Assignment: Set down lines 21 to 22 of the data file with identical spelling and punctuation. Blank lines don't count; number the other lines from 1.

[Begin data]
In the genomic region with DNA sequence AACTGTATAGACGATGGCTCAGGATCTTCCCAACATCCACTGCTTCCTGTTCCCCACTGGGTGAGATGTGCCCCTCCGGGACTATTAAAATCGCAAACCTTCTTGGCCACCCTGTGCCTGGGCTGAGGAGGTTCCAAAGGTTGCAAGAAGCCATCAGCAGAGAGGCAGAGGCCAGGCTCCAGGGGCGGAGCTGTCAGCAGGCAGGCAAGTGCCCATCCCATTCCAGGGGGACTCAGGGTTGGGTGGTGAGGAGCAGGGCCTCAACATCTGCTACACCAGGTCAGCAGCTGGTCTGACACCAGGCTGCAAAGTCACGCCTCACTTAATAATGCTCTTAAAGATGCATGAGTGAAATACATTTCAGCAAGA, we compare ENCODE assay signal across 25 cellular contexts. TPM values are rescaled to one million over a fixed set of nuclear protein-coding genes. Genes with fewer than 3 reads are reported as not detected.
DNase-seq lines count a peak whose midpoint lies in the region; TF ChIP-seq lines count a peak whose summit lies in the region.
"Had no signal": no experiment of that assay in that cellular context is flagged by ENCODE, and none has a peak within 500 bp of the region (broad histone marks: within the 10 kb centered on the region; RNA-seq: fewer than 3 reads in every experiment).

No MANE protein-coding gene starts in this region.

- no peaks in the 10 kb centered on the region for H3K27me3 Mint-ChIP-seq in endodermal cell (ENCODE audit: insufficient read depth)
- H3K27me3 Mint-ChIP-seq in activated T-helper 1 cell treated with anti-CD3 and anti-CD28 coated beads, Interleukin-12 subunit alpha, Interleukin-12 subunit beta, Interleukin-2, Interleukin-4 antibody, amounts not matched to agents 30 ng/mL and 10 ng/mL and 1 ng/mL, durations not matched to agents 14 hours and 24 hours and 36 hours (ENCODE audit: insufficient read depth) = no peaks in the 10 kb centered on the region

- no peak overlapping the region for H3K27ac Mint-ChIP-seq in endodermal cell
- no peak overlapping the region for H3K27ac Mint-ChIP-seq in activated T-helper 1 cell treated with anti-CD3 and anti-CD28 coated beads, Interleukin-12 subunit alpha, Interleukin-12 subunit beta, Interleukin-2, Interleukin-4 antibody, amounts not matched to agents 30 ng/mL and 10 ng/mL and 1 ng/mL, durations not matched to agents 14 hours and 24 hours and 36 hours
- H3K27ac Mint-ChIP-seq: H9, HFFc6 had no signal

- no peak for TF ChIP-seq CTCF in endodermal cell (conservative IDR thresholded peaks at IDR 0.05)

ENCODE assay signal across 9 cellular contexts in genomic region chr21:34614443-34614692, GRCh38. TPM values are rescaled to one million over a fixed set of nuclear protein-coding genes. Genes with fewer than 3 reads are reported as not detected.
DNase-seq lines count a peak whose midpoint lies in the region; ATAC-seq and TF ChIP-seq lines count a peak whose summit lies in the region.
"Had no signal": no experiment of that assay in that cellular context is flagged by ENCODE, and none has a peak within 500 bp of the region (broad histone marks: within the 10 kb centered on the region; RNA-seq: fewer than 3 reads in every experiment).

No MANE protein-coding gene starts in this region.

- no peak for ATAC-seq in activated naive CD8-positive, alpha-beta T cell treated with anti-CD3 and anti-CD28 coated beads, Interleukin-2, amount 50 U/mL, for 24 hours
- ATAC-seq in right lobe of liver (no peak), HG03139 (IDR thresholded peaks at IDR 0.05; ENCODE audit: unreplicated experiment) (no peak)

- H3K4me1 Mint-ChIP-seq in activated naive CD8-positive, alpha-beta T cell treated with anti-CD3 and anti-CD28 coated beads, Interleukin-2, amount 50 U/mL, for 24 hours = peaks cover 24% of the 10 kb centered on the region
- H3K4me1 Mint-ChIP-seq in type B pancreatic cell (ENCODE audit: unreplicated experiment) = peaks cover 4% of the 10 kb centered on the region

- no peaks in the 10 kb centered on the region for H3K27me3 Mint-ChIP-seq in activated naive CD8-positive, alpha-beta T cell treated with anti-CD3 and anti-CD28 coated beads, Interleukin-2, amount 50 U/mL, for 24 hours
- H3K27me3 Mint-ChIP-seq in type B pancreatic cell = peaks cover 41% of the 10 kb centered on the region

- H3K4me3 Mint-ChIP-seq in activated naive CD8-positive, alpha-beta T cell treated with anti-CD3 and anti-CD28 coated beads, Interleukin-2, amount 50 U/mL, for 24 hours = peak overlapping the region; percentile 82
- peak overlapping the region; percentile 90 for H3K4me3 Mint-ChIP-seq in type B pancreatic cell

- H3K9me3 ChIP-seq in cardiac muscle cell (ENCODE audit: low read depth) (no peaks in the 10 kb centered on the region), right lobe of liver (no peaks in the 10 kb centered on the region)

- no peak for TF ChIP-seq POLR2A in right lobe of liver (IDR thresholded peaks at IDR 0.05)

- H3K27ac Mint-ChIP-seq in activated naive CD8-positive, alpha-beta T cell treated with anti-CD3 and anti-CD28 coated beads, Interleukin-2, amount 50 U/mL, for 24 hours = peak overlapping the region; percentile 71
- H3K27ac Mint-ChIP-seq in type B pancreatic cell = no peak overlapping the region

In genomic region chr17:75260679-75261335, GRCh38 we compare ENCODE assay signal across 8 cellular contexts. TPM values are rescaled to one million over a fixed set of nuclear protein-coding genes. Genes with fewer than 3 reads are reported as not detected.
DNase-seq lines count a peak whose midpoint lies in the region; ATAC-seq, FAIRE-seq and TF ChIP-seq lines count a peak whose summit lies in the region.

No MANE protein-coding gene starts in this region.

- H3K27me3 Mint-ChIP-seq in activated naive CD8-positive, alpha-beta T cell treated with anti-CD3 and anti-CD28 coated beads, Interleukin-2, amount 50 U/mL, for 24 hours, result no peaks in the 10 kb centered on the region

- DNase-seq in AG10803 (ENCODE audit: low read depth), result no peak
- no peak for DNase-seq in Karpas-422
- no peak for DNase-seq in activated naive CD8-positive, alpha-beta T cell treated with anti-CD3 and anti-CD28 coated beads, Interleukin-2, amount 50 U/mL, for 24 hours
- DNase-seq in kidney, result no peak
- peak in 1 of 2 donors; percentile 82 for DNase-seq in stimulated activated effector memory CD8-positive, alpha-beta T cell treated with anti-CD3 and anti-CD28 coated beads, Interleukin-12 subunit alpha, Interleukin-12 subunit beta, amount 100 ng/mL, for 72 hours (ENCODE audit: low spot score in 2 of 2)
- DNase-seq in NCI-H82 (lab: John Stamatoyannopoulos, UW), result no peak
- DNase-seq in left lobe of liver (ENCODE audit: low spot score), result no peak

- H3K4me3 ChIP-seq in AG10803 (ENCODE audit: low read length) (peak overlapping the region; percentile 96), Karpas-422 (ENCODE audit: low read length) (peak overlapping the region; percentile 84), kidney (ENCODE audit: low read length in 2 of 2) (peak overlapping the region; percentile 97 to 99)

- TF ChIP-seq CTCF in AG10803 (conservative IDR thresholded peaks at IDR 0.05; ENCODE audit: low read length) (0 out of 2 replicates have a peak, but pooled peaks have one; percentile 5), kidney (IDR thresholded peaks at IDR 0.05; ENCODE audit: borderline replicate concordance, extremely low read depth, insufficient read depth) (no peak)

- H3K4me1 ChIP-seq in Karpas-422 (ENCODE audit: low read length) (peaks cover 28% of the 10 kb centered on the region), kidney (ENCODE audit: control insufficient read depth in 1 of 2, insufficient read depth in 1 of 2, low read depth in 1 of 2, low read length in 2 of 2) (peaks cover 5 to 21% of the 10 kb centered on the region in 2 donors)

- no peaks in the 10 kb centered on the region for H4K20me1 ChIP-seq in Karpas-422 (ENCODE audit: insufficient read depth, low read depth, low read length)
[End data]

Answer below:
- H3K4me3 Mint-ChIP-seq in activated naive CD8-positive, alpha-beta T cell treated with anti-CD3 and anti-CD28 coated beads, Interleukin-2, amount 50 U/mL, for 24 hours = peak overlapping the region; percentile 82
- peak overlapping the region; percentile 90 for H3K4me3 Mint-ChIP-seq in type B pancreatic cell